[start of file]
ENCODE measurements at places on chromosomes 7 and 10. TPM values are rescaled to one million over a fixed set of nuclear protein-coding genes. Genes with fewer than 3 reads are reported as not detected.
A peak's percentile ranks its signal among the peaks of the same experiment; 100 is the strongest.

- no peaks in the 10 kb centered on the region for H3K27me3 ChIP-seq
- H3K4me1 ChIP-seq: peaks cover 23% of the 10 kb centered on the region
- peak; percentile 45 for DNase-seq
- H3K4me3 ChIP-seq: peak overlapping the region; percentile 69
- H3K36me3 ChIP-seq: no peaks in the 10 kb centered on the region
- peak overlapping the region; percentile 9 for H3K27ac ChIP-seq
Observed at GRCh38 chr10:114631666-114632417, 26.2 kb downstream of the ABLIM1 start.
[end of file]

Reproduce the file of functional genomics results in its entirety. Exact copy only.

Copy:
ENCODE measurements at places on chromosomes 7 and 10. TPM values are rescaled to one million over a fixed set of nuclear protein-coding genes. Genes with fewer than 3 reads are reported as not detected.
A peak's percentile ranks its signal among the peaks of the same experiment; 100 is the strongest.

- no peaks in the 10 kb centered on the region for H3K27me3 ChIP-seq
- H3K4me1 ChIP-seq: peaks cover 23% of the 10 kb centered on the region
- peak; percentile 45 for DNase-seq
- H3K4me3 ChIP-seq: peak overlapping the region; percentile 69
- H3K36me3 ChIP-seq: no peaks in the 10 kb centered on the region
- peak overlapping the region; percentile 9 for H3K27ac ChIP-seq
Observed at GRCh38 chr10:114631666-114632417, 26.2 kb downstream of the ABLIM1 start.